Within the valley, normalcy is beginning to emerge. Militancy remains under control, money to fund violence is missing, terror groups are under pressure from Pak to act, but lack resources and moral courage, compelling them to strike banks for funds and weaker targets like police personnel on leave. The Hurriyat is side lined with no funds to sponsor violence or win supporters. The second rung and close relatives of the top rung of the Hurriyat are behind bars, with the rest awaiting calls for being investigated.
As per the DGP of police J and K, stone pelting is down by 90%. Thus, while the atmosphere is improving, divergent views and stringent stands have made progress forward slow. Is there truly a way forward? Is ignoring some suggestions with unimplementable solutions an option? Are demands for talks with Pakistan feasible under any circumstances?
The first requirement is changing mindset based on realities. The youth need to be explained that azadi is never feasible, either from the Indian side or even from Pak, as is evident from the statement by the Pak PM and the attitude of the deep state. Further, the UN resolution some from the valley keep referring to, is outdated and can never be considered. Even the resolution mentions Kashmir joining India or Pak, not independence. Hence, they need to seeksolutions, within the Indian constitution. It is only by integrating would they reap the benefits of development. They must be assured that the centre has no desire to change demography of the region.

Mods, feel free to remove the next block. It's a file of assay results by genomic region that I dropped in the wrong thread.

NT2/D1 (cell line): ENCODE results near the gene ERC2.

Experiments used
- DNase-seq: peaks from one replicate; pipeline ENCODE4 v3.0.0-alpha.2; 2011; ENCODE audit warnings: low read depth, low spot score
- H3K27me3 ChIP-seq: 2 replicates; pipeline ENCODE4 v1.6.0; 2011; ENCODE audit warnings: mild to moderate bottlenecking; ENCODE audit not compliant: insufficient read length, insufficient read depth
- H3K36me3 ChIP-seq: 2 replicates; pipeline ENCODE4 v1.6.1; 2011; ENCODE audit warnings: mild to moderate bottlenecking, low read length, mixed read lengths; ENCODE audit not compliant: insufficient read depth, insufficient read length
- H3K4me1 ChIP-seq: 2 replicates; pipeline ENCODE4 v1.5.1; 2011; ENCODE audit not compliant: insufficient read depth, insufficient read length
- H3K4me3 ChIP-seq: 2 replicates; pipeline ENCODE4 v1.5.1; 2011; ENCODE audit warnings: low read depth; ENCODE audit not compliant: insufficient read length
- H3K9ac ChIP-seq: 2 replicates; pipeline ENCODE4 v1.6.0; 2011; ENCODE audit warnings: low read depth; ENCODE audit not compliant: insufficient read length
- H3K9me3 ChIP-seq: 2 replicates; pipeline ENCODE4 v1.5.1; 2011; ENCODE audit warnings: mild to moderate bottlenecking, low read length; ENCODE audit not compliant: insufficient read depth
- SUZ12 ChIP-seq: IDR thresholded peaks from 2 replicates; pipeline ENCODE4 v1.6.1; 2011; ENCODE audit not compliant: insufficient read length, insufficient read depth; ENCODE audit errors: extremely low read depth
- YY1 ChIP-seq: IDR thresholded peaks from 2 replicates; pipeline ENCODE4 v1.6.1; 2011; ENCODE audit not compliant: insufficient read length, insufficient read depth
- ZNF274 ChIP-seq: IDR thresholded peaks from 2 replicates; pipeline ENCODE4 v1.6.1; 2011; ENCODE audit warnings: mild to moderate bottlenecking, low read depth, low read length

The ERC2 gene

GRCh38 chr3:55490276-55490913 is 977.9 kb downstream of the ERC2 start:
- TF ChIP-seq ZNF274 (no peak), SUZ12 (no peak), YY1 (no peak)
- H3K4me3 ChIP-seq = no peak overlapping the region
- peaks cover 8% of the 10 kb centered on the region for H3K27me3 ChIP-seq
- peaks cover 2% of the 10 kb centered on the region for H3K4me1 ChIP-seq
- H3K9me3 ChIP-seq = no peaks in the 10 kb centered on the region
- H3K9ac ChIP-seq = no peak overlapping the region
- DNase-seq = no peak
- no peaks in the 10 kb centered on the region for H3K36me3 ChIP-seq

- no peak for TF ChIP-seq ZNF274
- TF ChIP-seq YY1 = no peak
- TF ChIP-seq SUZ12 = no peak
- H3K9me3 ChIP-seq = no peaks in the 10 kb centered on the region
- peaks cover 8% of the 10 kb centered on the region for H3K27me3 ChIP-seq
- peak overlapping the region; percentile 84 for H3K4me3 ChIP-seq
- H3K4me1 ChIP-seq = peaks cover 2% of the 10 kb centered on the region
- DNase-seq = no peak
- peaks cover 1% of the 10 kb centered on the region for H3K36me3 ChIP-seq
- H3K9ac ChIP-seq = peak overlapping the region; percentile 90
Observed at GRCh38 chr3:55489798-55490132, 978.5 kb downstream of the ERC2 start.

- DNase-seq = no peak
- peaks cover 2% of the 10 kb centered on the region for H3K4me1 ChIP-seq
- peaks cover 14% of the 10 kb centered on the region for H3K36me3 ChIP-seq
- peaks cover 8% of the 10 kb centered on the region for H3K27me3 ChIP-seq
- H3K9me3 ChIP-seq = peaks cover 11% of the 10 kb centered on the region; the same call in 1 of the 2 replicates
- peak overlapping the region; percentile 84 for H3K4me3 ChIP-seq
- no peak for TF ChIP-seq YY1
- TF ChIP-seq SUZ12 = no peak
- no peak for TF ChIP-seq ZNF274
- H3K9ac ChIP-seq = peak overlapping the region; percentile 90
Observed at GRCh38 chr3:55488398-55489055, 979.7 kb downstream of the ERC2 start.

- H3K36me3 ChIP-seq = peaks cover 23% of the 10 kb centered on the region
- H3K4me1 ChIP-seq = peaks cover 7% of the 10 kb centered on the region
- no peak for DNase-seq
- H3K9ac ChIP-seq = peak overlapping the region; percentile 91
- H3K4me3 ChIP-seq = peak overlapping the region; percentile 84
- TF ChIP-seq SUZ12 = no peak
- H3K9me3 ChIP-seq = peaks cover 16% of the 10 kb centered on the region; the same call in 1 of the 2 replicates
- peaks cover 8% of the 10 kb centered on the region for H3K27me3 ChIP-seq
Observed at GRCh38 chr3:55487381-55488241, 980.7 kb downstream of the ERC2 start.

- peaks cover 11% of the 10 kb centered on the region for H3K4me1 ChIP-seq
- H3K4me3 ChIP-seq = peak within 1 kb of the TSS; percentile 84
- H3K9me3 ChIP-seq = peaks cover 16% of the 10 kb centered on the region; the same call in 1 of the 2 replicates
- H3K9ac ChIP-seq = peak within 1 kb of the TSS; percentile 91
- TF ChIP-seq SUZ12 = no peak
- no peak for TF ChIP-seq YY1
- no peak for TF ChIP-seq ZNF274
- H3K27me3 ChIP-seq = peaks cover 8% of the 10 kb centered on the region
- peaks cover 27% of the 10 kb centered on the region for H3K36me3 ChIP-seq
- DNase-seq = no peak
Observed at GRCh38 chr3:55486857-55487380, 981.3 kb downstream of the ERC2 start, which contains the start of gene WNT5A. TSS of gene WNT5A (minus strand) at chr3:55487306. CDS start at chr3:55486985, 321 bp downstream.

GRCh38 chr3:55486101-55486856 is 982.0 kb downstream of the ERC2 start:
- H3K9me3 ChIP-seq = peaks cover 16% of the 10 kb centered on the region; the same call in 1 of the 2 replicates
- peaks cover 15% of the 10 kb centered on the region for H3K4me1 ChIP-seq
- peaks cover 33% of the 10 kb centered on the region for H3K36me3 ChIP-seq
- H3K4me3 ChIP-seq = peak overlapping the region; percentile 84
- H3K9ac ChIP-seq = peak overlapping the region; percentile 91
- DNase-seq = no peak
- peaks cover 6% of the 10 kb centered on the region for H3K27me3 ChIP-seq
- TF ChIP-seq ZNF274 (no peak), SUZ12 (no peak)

Secondly, the government needs to ignore unimplementable demands like complete autonomy and dialogue with Pak. Complete autonomy had been discarded way back with the signing of the Baig- Parthasarthy accord in 1975, when Sheikh Abdullah was the chief minister, as per the MOS Jitendra Singh. He also stated that Sheikh Abdullah legitimized his acceptance for central laws by framing the DD Thakur committee to review all central laws, since it gave a positive report on the same. According to Jitendra, Abdullah took this action once he realized central laws have been beneficial for the state.
It is also clear that the deep state, which controls Pak, would never desire peace nor talks. Pak’s stand is evident. It would never permit any solution where even a shred of autonomy is considered for Kashmir including POK, as it would lose control of the region, due to its highhanded approach and brutal suppression of POK. Nor would it be willing to discuss POK, whose demography it is attempting to change. It has further complicated the issue by permitting China to build the CPEC and gifted land to it.